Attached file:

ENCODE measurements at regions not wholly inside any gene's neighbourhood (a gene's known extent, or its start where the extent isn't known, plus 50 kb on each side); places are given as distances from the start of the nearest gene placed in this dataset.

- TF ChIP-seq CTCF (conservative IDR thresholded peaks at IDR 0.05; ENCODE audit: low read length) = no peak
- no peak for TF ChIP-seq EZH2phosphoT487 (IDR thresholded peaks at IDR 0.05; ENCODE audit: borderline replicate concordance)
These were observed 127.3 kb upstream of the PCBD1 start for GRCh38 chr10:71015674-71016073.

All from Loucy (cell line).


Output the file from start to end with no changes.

ENCODE measurements at regions not wholly inside any gene's neighbourhood (a gene's known extent, or its start where the extent isn't known, plus 50 kb on each side); places are given as distances from the start of the nearest gene placed in this dataset.

- TF ChIP-seq CTCF (conservative IDR thresholded peaks at IDR 0.05; ENCODE audit: low read length) = no peak
- no peak for TF ChIP-seq EZH2phosphoT487 (IDR thresholded peaks at IDR 0.05; ENCODE audit: borderline replicate concordance)
These were observed 127.3 kb upstream of the PCBD1 start for GRCh38 chr10:71015674-71016073.

All from Loucy (cell line).